A place for tackling critical challenges in bioscience

The revolutionary Jennie Smoly Caruthers Biotechnology Building facilitates collaborative work on challenges ranging from biomedical issues like cancer, heart disease and tissue engineering to the development of new biofuels.

Feature Articles

SuviCa Inc. of Boulder and CU-Boulder completed an exclusive license agreement for a CU drug screening technology to identify novel therapies for cancer. 

Liz Bradley is a great professor because she loved being a student. The computer science professor graduated from MIT with three degrees, a B.S., M.S., and Ph.D., in electrical engineering and computer science.

A grant awarded to the Colorado Center for Biorefining and Biofuels, or C2B2, will allow students to conduct research related to the conversion of biomass to fuels and chemicals.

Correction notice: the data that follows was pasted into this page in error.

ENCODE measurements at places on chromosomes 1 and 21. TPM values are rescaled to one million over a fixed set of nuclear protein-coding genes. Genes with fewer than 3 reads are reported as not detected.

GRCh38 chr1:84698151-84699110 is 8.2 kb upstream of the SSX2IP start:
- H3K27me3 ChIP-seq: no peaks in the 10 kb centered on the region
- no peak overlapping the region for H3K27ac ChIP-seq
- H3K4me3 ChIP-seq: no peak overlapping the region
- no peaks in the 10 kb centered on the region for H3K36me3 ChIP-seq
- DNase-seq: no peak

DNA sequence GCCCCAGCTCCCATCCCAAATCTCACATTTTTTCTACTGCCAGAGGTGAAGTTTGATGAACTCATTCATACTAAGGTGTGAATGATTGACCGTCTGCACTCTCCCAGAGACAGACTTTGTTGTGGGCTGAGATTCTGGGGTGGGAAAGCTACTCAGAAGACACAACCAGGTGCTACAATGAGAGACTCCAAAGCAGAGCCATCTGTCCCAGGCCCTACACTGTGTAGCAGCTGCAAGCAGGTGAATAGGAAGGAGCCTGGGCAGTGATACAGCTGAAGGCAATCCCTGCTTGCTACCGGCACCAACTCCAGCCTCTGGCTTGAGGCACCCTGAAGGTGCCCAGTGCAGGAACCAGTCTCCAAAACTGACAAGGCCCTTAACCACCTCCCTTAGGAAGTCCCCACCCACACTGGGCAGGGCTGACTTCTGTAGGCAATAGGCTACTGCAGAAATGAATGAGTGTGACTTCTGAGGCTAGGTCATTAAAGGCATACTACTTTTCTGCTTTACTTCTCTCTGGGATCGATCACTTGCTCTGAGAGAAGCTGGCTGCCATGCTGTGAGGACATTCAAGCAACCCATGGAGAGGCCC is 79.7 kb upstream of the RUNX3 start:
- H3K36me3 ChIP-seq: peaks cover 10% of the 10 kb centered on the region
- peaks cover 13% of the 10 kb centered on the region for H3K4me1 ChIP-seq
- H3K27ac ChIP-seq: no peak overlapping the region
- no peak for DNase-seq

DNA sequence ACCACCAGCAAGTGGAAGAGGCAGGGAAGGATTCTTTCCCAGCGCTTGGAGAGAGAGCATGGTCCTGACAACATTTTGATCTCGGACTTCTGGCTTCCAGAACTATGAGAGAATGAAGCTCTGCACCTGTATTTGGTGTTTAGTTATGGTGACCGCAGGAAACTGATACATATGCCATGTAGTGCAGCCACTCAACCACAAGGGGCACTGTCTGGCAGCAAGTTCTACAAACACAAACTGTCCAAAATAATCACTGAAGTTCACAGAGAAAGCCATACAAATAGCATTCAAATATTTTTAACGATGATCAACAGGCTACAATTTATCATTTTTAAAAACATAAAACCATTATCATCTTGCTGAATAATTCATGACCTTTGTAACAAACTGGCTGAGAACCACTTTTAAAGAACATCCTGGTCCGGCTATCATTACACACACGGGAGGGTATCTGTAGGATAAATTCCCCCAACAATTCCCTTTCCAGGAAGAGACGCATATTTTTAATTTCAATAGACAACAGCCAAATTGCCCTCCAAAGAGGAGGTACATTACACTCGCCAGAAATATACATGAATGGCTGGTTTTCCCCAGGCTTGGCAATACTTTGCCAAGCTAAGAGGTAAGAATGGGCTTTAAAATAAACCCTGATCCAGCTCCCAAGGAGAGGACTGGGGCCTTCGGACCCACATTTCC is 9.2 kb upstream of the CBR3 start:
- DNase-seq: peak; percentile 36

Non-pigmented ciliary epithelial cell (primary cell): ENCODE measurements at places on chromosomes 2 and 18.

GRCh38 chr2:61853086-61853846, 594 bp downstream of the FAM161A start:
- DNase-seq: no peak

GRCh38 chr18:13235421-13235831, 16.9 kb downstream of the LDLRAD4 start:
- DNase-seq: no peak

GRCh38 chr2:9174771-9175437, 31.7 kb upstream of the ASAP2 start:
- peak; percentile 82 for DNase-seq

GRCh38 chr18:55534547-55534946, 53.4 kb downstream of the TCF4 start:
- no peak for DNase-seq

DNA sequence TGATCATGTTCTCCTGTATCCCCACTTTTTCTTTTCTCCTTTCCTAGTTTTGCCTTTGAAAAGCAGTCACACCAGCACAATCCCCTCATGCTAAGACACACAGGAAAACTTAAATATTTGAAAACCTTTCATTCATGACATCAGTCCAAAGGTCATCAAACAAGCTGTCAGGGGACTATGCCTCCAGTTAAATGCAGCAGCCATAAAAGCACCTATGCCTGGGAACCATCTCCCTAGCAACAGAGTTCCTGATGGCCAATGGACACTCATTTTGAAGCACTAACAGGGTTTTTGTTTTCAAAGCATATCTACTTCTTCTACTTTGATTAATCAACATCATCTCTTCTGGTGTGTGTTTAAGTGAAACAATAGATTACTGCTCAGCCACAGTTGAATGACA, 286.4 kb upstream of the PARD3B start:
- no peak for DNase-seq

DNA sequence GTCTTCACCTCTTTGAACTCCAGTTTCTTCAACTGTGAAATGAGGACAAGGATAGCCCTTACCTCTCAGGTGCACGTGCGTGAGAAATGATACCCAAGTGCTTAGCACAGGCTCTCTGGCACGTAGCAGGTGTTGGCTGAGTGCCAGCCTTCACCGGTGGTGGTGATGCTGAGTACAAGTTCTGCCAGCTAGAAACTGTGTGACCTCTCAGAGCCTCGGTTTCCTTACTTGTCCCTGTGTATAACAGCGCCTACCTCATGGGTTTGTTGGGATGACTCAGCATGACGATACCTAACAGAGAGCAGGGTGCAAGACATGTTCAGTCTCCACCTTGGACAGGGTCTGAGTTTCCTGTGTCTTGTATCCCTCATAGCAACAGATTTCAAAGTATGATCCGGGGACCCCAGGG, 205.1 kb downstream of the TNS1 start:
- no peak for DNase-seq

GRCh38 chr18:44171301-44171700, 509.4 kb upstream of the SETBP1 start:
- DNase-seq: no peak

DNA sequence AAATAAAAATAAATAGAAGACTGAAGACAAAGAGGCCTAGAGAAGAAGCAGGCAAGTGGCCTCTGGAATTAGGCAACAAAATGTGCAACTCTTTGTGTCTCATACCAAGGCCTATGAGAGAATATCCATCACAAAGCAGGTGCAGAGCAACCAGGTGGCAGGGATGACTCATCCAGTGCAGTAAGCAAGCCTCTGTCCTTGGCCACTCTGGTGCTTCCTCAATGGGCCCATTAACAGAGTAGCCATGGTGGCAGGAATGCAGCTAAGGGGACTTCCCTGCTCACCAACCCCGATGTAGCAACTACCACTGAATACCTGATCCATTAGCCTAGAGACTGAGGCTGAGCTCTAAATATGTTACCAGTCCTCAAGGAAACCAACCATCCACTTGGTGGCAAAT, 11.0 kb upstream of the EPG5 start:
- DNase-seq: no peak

An increase in inhibitions could reduce anxiety in individuals suffering from anxiety and, as a result, help improve their decision making.

Forensic scientists may soon have a valuable new item in their tool kits—a way to identify individuals using unique, telltale types of hand bacteria left behind on objects such as keyboards and computer mice, according to a new CU-Boulder study...

Doctors prescribing snake oil for their patients?  The scenario may not be as far-fetched as it sounds.

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Biotech at CU: impacting industry, community

Biosciences at CU-Boulder have an impact on society, addressing some of its critical challenges, while also parlaying into vital advances for local and global economies. 

Biotech at CU: collaboration and innovation

Bioscience at CU-Boulder happens in a building designed for collaboration among many units including chemical and biological engineering, biochemistry, and the Biofrontiers Institute. 

Undergrad's python research

Senior Ryan Doptis' biology research work entails close study of Burmese pythons.

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